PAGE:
Missouri moves for single-payer

UNIVERSITY CITY, Mo. — “Currently 33 percent of every health insurance dollar goes to administration,” said Julia Lamborn, president of Missourians for Single Payer Health Care (MOSP) at a June 7 press conference here. Lamborn announced the passage by University City’s Council of a resolution in support of HR 676, the “Medicare for All” bill. University City is the first city in Missouri to pass a resolution supporting the bill.

“Medicare for All is the only fiscally responsible plan. Medicare currently spends about 2-3 percent on administration. Expanding Medicare would save all of us money,” continued Lamborn. “We are spending enough to provide health care for everyone.”

The United States spends more on health care than any other nation in the world. According to the New England Journal of Medicine, bureaucracy in health care costs the average American $1,059 a year, compared to $307 in Canada, where they have a single-payer system.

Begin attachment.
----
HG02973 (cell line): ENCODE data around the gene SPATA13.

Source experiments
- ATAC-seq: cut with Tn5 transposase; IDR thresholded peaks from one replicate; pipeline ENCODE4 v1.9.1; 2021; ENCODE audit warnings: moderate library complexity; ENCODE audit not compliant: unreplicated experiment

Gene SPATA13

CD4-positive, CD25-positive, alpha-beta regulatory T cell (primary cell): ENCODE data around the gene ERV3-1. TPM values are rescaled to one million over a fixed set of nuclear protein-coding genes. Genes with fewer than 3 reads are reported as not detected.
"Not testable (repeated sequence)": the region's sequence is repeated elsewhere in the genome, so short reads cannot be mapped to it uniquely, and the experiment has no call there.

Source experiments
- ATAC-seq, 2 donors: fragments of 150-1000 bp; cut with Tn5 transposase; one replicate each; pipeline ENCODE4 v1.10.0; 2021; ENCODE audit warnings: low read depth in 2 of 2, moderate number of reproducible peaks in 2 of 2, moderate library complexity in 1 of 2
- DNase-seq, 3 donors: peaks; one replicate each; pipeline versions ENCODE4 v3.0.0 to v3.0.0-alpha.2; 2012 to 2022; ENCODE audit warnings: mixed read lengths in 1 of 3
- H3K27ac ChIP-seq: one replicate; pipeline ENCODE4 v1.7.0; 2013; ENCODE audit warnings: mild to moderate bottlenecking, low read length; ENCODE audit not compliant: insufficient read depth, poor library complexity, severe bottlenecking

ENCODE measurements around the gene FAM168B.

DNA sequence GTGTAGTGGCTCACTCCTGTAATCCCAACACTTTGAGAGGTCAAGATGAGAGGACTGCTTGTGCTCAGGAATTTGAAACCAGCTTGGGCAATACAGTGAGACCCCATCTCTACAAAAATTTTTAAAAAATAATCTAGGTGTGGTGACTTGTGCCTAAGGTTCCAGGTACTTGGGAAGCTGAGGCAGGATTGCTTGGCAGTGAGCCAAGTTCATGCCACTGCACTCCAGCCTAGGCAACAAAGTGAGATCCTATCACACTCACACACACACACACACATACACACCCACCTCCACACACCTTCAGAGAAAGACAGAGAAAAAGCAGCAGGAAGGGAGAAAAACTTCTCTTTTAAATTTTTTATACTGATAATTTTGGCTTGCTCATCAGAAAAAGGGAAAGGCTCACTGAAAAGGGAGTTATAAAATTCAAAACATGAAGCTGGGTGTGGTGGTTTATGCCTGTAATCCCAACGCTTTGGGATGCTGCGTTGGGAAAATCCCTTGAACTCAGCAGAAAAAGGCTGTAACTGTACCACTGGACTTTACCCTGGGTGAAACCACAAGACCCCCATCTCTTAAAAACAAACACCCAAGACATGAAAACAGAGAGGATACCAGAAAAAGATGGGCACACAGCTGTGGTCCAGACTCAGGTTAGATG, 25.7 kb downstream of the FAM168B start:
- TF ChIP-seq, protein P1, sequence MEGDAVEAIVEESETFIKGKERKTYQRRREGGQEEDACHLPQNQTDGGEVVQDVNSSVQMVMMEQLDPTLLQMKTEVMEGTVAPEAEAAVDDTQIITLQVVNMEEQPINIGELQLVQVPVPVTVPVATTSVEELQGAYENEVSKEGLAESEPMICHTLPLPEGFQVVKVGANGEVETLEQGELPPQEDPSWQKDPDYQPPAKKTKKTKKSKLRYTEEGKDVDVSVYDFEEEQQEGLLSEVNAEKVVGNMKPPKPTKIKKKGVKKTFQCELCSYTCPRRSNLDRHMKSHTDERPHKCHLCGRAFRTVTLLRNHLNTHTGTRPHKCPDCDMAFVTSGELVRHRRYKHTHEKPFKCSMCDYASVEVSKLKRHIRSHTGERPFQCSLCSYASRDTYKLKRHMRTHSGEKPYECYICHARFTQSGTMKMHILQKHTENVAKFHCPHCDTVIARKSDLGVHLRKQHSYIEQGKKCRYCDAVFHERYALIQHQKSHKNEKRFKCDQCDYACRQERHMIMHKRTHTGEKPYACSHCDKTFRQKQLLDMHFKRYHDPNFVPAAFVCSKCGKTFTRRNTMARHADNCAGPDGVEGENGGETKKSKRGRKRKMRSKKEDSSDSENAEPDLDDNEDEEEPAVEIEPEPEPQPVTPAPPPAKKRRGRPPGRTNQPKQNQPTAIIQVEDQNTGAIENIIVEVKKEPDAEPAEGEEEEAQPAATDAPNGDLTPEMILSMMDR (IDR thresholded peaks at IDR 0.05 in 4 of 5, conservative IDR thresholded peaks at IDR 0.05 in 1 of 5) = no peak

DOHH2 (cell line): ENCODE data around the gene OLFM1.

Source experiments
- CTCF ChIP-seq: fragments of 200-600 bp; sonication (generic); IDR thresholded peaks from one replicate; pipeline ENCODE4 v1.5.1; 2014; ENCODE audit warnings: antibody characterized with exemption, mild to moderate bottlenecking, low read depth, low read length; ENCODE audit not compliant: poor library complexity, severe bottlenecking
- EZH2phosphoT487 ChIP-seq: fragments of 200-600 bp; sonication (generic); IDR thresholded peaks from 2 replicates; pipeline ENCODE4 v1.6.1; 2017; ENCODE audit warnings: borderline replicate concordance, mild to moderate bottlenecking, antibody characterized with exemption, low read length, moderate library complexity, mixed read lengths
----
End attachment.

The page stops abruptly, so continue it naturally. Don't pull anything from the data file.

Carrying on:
HR 676, introduced by Rep. John Conyers (D-Mich.), has also been endorsed by the St. Louis Building and Construction Trades Council, which represents 40,000 union members.

MOSP is campaigning to convince other Missouri cities to endorse HR 676 and to “declare our independence from the insurance companies this July 4, Independence Day.”

“We can bring universal, single-payer health care to Americans city by city,” said Lamborn. “An estimated 46 million Americans are uninsured, including over 600,000 Missourians. Hundreds of thousands are underinsured. Our rates go up, while our benefits go down,” Lamborn told the World. “This system is broken.”

“We need a modern Boston Tea Party to inspire citizens to dump for-profit insurance,” said Mimi Signor, a registered nurse and resident of University City. “What could be more patriotic than health care for all Americans?”

Similar press conferences were held across the country as part of the HR 676 Health Care Action Week.